Parents of children with cancer
commonly suffer symptoms of post-traumatic stress,
both during treatment and years after their
children survive the disease, say researchers
at The Children's Hospital of Philadelphia.
The researchers recommend that hospital staff
members routinely screen parents for such stress
symptoms during a child's treatment, and offer
appropriate psychosocial treatments.
"We have found, time and
again, that we need to approach and treat these
types of traumatic stress from a family perspective,"
said study leader Anne E. Kazak, Ph.D., ABPP,
director of Psychology and co-director of the
Center for Pediatric Traumatic Stress at Children's
Hospital. "Our understanding of these traumatic
stress responses should build on existing strengths
in families, while being sensitive to parents
at higher risk for stress symptoms that may
interfere with their daily functioning."
The Children's Hospital researchers
recently published two studies of posttraumatic
stress (PTS) symptoms in mothers and fathers
of children with cancer. One, in the Oct. 20
issue of the Journal of Clinical Oncology, focuses
on parents' symptoms while their children's
cancer treatments are going on. The study team
found that among 119 mothers and 52 fathers,
all but one parent had some PTS symptoms.
The second study, in the November
issue of the Journal of Family Psychology, describes
patterns of those stress symptoms in 98 couples
who were parents of an adolescent survivor of
childhood cancer. The adolescents had completed
treatment an average of five years before the
study. Although parents' PTS symptoms were less
common than those found in parents during the
period of their children's treatment, in a majority
of families studied, at least one of the parents
had moderate to severe PTS.
"We hope these findings
will help mothers and fathers to understand
it's normal to have stress symptoms in reaction
to their children's cancer," said psychologist
Melissa A. Alderfer, Ph.D., a corresponding
author of the second study. "Parents need
to take care of themselves, so they can be more
helpful to their children."
In an editorial accompanying
the Journal of Clinical Oncology study, Sharon
Manne of the Fox Chase Cancer Center in Philadelphia,
refers to parents of children with cancer as
the "invisible patients." Even when
cancer treatment achieves a cure, she says,
"fear of recurrence is a universal, never-ending
worry for parents." She notes that traditional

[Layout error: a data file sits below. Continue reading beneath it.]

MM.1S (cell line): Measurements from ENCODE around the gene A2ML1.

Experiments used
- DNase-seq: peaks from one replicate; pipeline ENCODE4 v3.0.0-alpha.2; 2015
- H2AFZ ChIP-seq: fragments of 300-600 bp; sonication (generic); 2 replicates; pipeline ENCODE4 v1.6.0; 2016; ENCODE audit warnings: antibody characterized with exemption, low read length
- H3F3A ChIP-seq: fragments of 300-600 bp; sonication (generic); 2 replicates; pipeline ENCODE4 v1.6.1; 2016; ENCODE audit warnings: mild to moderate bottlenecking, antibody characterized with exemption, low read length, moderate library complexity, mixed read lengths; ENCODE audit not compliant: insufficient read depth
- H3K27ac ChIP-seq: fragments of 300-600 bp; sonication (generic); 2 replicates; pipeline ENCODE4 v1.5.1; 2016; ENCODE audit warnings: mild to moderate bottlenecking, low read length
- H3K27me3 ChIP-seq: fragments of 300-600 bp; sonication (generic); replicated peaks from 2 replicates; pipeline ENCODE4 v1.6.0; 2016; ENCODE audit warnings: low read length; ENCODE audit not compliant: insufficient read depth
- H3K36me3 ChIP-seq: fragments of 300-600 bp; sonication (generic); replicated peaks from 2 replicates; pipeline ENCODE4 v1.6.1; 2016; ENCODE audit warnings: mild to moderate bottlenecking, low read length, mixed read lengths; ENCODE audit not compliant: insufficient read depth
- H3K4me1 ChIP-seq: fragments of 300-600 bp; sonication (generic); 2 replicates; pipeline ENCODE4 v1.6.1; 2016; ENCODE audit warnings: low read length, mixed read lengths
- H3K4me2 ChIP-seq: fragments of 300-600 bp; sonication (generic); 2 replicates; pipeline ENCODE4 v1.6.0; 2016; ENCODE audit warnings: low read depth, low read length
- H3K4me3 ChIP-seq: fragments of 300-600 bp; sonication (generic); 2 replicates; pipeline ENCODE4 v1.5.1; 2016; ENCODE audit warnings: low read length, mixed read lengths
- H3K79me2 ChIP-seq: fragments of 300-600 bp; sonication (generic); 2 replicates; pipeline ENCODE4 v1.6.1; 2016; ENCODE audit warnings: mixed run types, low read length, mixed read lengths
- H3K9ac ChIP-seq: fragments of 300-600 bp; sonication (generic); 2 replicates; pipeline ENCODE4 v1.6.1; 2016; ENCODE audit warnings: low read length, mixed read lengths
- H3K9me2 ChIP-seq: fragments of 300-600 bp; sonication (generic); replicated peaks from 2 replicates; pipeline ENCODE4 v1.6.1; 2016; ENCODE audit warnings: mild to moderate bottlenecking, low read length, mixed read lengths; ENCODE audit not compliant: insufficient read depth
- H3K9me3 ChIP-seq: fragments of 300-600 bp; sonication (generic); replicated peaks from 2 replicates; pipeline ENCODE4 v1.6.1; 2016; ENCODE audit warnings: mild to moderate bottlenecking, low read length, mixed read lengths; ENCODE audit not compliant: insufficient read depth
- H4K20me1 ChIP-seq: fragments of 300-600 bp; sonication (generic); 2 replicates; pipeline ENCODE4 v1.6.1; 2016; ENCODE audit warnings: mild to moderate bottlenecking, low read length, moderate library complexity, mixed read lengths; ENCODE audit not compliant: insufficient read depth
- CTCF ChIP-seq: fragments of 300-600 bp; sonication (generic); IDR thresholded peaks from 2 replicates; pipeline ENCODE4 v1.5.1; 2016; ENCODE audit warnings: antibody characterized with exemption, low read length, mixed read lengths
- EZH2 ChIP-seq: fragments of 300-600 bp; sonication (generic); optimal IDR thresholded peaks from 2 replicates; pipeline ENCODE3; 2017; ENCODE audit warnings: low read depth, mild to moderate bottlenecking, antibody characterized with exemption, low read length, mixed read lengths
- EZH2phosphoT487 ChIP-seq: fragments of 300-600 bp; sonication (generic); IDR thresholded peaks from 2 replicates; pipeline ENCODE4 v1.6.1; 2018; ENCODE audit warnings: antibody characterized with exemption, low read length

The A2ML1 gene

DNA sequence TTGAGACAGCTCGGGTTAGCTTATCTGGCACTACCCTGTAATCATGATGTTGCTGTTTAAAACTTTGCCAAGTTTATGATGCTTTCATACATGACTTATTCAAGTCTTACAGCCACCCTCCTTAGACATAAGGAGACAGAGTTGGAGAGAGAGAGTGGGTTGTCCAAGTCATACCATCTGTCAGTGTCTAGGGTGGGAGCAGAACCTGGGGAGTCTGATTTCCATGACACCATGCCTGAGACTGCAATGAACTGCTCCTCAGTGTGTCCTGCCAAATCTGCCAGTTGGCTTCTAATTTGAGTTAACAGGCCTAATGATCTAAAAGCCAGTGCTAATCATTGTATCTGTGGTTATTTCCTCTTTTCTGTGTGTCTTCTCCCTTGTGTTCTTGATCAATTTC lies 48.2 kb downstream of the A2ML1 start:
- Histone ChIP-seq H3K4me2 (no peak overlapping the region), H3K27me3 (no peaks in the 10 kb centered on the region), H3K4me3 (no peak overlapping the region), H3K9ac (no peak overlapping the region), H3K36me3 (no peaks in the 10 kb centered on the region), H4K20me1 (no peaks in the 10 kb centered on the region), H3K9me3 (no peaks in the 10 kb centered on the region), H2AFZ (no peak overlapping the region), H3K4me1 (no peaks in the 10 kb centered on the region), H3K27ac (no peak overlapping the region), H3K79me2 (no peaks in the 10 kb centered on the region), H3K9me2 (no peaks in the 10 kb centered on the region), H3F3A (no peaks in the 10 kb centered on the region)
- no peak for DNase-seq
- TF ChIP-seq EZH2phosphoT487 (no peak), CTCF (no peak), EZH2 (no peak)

measures of psychological distress, which focus
on anxiety and depression, "do not capture
the full picture," and calls for broadening
evaluations of the parents to include assessing
traumatic stress responses.
Broad Range of Events
May Leave Psychological Trauma
PTS symptoms include intrusive,
unwanted thoughts; avoidance of stress-inducing
settings and situations; and heightened arousal,
such as sweating, dizziness or increased heart
rate triggered by reminders of the original
experience. Although PTS symptoms are not as
severe as full-blown post-traumatic stress disorder
(PTSD), they are closely related. In a previous
study, the Children's Hospital team found that
20 percent of families of adolescent survivors
of childhood cancer had at least one parent
with current PTSD.
Stressful events such as learning
the child's cancer diagnosis, seeing the child
in pain, emergency hospitalizations, adverse
effects of treatment, and deaths of other patients,
may all contribute to a parent's PTS symptoms.
Psychologists originally characterized
PTSD among patients suffering the aftereffects
of war or natural disasters. "Because cancer
is a life-threatening experience," said
Dr. Kazak, "it too can inflict similar
Another recent study by Dr.
Kazak and colleagues, published online in the
Journal of Pediatric Psychology, presents a
more general model of pediatric traumatic stress
that includes traumatic injuries, burns, organ
transplantation and chronic medical conditions,
in addition to cancer, as experiences that may
cause traumatic psychological symptoms. "Potentially